If we back up why we think a vehicle should only be valued at less than $500, will Medicaid accept this?
Mom is definitely going to need financial aid to remain in assisted living and to receive nursing home care when the time comes. In the meantime, she owns a vehicle that, while valued at a certain amount, really doesn't hold that much value and has decided to give it as a gift to her grandaughter. As her Attorney-in-Fact I am looking for the best way to include a statement in the bill of sale that shows why the vehicle is considered by us to be worth less than $500 (and is therefore safe from Medicaid's viewpoint for her to give away). What I have prepared is a statement including amounts and estimates outlining what my brother has already paid for to keep the car running while using it and the repairs that it would need to satisfy KBB suggested private party value. Is this satisfactory?
First, the Medicaid rule of thumb in your county may be to review only transactions over $500. However, Medicaid case workers have the discretion to question any transaction, regardless of amount. There is no such thing as "safe from Medicaid".
Second,your mother is making a gift of the car to her granddaughter. She may be penalized for this when she applies for Medicaid. If this is the only gift she has made in 5 years, it will be a small penalty. The value of the gift is its Fair Market Value. Thish can be substantiated with a printout from KBB or a similar service. KBB takes into account the condition of the vehicle when calculating the value. Prior or future cost of repairs are not included in the value. So the number you want to use will come straight from KBB>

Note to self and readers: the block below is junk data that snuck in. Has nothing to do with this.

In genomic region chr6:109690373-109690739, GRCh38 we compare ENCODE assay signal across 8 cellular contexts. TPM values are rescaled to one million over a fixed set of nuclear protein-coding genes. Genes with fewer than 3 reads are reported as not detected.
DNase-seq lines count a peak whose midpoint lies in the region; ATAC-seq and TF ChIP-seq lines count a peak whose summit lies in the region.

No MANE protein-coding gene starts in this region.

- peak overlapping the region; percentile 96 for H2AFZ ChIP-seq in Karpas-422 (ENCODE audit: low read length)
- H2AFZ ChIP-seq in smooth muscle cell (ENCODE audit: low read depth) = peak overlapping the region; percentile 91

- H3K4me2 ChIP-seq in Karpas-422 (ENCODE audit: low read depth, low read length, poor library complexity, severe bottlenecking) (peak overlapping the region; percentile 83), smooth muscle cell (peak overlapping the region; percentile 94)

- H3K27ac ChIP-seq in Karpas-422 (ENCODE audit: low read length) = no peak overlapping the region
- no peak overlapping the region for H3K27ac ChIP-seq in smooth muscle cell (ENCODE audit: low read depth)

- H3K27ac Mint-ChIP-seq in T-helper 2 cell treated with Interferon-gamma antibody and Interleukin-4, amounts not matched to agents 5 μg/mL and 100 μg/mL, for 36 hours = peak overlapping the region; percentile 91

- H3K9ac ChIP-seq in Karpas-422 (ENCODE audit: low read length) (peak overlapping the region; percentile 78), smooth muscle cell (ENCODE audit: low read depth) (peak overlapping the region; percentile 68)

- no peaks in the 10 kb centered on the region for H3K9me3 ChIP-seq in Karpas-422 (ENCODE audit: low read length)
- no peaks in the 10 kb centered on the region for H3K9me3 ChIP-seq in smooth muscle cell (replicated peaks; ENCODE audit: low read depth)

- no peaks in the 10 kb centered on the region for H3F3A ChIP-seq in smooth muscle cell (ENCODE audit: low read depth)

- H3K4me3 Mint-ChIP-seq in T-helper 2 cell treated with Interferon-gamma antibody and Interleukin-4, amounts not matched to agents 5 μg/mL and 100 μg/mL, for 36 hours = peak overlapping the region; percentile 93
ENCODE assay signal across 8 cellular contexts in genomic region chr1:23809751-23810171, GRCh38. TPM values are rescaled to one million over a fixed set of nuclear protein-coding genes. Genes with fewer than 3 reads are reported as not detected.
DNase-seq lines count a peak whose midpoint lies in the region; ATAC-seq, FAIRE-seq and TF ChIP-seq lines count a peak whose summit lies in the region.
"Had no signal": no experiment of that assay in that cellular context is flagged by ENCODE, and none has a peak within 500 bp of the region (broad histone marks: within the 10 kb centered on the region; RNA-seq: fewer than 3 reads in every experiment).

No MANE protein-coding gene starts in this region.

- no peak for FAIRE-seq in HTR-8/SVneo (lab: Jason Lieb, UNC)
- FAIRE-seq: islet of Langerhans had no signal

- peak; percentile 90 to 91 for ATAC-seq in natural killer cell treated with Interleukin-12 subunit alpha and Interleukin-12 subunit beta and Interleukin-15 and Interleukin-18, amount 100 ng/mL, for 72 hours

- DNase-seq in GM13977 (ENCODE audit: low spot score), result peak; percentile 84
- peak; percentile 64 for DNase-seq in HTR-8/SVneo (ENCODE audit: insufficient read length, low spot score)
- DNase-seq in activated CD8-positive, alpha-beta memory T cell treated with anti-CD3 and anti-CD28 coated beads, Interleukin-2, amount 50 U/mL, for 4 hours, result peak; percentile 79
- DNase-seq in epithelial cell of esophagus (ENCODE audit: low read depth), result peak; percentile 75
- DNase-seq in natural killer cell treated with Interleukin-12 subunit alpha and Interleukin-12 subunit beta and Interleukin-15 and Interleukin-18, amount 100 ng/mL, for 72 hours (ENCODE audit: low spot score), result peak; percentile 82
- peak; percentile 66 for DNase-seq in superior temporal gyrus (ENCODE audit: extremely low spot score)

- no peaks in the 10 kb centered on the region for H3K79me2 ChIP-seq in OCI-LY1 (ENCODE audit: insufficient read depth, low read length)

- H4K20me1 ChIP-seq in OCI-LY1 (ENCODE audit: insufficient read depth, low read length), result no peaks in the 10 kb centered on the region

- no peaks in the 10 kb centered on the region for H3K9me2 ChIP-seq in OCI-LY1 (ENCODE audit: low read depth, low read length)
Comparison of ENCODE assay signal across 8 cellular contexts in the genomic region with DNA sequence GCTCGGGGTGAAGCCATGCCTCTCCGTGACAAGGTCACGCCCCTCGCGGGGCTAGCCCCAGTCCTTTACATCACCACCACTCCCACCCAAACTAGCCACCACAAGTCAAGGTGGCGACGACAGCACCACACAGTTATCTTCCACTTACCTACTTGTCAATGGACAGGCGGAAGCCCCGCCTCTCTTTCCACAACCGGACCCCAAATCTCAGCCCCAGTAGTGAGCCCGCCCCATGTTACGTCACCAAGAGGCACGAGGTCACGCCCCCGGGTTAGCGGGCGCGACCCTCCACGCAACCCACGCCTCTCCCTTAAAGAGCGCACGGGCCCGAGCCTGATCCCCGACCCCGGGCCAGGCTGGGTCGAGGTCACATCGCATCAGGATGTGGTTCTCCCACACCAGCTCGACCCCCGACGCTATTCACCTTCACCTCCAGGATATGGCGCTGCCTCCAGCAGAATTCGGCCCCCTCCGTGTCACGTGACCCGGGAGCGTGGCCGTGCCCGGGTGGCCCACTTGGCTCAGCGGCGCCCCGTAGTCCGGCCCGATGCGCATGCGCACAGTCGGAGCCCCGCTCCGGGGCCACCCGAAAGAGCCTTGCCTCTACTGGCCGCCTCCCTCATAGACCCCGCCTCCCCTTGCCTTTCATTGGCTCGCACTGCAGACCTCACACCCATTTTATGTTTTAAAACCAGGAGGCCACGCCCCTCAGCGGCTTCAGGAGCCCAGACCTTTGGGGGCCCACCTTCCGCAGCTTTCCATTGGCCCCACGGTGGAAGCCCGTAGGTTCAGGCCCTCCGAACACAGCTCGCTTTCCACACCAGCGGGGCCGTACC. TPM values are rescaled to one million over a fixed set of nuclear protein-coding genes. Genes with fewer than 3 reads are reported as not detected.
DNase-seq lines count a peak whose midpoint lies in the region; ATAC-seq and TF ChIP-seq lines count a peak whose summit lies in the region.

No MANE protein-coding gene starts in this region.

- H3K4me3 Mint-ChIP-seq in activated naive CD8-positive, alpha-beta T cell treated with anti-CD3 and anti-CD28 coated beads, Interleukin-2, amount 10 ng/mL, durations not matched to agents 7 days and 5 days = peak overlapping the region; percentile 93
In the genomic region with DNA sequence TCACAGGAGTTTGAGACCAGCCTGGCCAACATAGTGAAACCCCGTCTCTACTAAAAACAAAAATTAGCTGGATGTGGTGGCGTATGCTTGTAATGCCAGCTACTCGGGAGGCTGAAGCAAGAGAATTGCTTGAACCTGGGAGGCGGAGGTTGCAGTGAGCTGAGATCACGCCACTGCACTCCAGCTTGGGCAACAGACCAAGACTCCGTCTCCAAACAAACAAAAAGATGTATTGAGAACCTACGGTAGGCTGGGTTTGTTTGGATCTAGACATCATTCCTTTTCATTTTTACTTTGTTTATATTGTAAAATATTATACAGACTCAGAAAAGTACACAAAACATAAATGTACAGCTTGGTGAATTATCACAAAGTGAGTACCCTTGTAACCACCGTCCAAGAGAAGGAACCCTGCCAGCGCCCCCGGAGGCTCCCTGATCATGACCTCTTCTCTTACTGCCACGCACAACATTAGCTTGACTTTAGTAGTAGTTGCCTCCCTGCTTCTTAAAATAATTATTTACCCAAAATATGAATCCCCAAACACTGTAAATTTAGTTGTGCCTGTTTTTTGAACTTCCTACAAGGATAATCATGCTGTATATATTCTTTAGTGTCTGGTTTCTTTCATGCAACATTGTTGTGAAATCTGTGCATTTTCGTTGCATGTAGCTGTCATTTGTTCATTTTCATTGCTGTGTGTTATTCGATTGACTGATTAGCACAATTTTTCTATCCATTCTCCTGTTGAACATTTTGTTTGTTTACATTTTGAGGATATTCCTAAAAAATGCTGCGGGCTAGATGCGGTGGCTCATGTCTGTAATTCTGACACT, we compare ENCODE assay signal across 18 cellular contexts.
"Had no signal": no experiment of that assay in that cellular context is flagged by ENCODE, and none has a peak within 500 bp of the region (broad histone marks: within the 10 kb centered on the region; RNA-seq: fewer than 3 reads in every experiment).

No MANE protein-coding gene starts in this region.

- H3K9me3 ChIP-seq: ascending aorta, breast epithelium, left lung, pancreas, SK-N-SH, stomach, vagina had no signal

No offense to the reply; but I need help quickly to figure out what to do with this vehicle. There is NO WAY I would ever pay money for this vehicle, the $3,000 KBB says it's worth is completely unreasonable. Here I have opportunity to get rid of the thing before she "decides" she is competent to drive again, and my hands are tied.
One option is to keep the car in your mother's name. Just take away her license and the keys. Or move the car to another location. As for Medicaid, your mother is allowed to own one car. It will not count for Medicaid eligibility.
Her granddaughter who she wishes to have the car is moving to another state in the middle of August; do you have any advice on insuring the vehicle in that case?
2000 VW Jetta 101,000
Even in another state? Can you elaborate briefly on the advantages of doing that? Who would be able to help me with managing that as far as regitering and insuring it?
If your mother owns the car when she applies for Medicaid, they will not count the car. For Medicaid eligibility, one car is a noncountable asset. The car would have to stay in your mother's name until she has been approved for Medicaid. After that, it can be transferred to her granddaughter. Prior to the transfer, her granddaughter can use the car, but it would have to stay in your mother's name and your mother will be responsible for the insurance.
Alternatively, her granddaughter can buy the car from your mother and pay her back via a loan.